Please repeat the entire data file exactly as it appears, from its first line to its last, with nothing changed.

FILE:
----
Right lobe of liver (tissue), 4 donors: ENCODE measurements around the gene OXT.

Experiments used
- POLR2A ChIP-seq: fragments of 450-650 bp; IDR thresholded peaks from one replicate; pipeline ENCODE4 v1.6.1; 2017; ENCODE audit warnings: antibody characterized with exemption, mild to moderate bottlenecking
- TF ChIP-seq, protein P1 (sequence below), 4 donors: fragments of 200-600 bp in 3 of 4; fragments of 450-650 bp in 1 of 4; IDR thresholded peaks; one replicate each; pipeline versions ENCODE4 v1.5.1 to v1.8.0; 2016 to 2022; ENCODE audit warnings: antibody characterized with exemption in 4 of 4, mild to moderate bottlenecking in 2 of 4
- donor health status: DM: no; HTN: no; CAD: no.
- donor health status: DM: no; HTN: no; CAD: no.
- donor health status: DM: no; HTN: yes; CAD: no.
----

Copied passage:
Right lobe of liver (tissue), 4 donors: ENCODE measurements around the gene OXT.

Experiments used
- POLR2A ChIP-seq: fragments of 450-650 bp; IDR thresholded peaks from one replicate; pipeline ENCODE4 v1.6.1; 2017; ENCODE audit warnings: antibody characterized with exemption, mild to moderate bottlenecking
- TF ChIP-seq, protein P1 (sequence below), 4 donors: fragments of 200-600 bp in 3 of 4; fragments of 450-650 bp in 1 of 4; IDR thresholded peaks; one replicate each; pipeline versions ENCODE4 v1.5.1 to v1.8.0; 2016 to 2022; ENCODE audit warnings: antibody characterized with exemption in 4 of 4, mild to moderate bottlenecking in 2 of 4
- donor health status: DM: no; HTN: no; CAD: no.
- donor health status: DM: no; HTN: no; CAD: no.
- donor health status: DM: no; HTN: yes; CAD: no.